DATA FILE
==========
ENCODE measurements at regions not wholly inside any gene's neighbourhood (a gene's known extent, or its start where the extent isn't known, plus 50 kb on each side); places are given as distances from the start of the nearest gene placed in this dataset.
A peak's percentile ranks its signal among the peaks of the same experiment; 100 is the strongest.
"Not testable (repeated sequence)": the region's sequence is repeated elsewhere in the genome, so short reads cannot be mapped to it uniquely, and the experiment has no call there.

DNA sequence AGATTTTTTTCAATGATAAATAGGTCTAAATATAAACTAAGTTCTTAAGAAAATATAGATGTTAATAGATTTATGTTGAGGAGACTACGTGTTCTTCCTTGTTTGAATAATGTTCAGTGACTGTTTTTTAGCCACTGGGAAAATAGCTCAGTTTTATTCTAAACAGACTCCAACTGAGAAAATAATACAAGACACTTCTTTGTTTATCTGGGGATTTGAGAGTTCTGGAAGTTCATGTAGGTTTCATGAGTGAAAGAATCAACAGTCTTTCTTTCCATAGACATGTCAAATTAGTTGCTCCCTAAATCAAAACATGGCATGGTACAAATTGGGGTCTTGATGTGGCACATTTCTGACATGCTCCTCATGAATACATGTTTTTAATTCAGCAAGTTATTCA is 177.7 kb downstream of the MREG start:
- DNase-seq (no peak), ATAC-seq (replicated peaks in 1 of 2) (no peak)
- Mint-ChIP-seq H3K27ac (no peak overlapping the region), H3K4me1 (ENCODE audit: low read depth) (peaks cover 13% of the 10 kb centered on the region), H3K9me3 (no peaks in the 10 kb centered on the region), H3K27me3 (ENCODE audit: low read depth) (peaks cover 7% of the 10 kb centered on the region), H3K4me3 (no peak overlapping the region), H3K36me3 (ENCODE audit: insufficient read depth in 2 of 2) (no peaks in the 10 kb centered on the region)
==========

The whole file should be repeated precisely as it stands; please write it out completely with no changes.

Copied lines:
ENCODE measurements at regions not wholly inside any gene's neighbourhood (a gene's known extent, or its start where the extent isn't known, plus 50 kb on each side); places are given as distances from the start of the nearest gene placed in this dataset.
A peak's percentile ranks its signal among the peaks of the same experiment; 100 is the strongest.
"Not testable (repeated sequence)": the region's sequence is repeated elsewhere in the genome, so short reads cannot be mapped to it uniquely, and the experiment has no call there.

DNA sequence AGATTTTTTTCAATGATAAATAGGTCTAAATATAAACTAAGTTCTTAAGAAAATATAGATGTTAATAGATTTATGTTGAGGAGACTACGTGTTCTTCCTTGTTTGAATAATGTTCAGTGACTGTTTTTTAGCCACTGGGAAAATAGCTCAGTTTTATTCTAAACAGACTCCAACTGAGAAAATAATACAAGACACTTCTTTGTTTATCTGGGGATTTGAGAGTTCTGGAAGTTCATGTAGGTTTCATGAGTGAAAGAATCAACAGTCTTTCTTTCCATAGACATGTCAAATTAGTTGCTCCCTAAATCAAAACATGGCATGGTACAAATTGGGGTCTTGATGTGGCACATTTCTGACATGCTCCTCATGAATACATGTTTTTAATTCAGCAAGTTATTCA is 177.7 kb downstream of the MREG start:
- DNase-seq (no peak), ATAC-seq (replicated peaks in 1 of 2) (no peak)
- Mint-ChIP-seq H3K27ac (no peak overlapping the region), H3K4me1 (ENCODE audit: low read depth) (peaks cover 13% of the 10 kb centered on the region), H3K9me3 (no peaks in the 10 kb centered on the region), H3K27me3 (ENCODE audit: low read depth) (peaks cover 7% of the 10 kb centered on the region), H3K4me3 (no peak overlapping the region), H3K36me3 (ENCODE audit: insufficient read depth in 2 of 2) (no peaks in the 10 kb centered on the region)